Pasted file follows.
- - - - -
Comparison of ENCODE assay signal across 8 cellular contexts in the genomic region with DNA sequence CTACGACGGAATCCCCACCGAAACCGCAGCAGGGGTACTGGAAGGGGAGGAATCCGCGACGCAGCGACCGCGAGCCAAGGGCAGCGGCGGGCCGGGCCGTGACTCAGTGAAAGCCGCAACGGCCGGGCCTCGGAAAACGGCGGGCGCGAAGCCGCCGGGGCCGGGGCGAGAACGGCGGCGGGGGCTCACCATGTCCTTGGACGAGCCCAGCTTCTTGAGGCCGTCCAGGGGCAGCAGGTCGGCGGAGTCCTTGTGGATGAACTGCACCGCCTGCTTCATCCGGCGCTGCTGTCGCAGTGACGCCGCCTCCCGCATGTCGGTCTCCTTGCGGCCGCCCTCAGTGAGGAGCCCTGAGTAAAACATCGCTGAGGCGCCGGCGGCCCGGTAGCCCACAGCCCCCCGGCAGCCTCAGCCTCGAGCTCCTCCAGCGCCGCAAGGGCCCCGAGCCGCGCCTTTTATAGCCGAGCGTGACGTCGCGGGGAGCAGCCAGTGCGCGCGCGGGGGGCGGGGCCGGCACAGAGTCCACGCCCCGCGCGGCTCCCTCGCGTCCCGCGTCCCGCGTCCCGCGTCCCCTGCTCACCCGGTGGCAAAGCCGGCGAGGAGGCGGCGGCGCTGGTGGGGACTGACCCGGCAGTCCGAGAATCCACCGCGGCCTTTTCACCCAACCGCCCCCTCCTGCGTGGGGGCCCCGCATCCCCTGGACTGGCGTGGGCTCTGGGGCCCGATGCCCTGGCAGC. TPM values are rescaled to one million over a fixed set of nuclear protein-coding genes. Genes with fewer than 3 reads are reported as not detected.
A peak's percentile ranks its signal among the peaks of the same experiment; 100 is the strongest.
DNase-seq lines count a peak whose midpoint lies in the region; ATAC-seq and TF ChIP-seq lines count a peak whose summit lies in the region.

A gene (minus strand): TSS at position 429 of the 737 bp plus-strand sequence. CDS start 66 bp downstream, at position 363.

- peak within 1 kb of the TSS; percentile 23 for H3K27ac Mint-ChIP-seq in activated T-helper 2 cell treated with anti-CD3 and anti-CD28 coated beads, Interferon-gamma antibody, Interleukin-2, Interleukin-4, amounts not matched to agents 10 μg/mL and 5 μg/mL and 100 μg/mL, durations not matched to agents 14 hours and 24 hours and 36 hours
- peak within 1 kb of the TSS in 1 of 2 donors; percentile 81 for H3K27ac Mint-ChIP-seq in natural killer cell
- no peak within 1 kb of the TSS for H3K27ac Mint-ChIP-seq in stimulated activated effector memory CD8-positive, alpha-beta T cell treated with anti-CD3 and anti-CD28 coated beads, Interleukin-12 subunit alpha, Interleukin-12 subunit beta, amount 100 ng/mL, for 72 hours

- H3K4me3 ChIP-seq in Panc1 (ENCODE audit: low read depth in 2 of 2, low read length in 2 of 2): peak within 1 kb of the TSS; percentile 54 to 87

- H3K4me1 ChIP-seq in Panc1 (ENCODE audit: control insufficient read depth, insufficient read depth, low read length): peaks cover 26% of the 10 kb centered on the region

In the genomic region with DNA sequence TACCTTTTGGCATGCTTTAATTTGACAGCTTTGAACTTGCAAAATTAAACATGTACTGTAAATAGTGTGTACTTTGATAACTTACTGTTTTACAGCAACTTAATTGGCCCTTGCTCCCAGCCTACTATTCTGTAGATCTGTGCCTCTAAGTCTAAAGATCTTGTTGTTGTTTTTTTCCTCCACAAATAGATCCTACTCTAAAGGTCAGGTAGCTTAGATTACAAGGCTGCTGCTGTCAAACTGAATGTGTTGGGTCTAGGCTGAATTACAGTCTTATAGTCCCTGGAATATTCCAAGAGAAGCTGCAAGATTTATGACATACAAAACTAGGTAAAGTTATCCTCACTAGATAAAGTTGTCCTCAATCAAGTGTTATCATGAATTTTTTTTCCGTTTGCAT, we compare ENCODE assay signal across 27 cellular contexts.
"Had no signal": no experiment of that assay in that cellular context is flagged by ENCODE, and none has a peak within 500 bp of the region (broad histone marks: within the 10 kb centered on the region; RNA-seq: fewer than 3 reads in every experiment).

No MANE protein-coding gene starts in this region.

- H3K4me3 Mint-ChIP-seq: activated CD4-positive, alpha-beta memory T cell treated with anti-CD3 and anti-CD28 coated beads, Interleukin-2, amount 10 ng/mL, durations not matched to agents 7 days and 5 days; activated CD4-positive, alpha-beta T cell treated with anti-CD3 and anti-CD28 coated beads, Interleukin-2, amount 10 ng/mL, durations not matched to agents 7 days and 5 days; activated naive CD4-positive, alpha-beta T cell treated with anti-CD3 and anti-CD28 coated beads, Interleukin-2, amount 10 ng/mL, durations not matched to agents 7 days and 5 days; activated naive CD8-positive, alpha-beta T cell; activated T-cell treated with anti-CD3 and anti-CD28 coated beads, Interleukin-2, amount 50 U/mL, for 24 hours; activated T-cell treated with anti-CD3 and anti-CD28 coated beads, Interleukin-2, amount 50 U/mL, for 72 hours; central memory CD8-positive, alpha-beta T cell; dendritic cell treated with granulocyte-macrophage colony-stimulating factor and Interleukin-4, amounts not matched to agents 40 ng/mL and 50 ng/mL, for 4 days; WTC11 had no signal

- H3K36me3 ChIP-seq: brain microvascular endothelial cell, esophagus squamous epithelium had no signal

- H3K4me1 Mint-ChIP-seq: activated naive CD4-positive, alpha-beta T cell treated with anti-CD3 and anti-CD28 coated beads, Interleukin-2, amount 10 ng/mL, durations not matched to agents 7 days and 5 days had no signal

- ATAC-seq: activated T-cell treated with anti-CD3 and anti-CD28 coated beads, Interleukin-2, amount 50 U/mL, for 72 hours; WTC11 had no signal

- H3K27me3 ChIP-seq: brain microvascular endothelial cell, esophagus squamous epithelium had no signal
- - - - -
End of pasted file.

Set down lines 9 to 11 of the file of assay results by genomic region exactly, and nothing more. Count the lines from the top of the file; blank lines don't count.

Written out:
- H3K4me1 ChIP-seq in Panc1 (ENCODE audit: control insufficient read depth, insufficient read depth, low read length): peaks cover 26% of the 10 kb centered on the region

In the genomic region with DNA sequence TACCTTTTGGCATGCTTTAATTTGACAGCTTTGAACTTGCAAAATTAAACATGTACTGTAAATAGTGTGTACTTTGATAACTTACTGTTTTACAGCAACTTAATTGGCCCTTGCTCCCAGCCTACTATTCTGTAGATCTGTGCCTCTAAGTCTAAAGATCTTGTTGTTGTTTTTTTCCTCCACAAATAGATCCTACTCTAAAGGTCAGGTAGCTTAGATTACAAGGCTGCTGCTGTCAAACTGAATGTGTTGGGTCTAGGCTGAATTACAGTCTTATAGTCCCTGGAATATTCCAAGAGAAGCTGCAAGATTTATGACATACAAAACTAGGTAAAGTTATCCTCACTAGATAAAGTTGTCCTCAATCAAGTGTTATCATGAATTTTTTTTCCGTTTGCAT, we compare ENCODE assay signal across 27 cellular contexts.
"Had no signal": no experiment of that assay in that cellular context is flagged by ENCODE, and none has a peak within 500 bp of the region (broad histone marks: within the 10 kb centered on the region; RNA-seq: fewer than 3 reads in every experiment).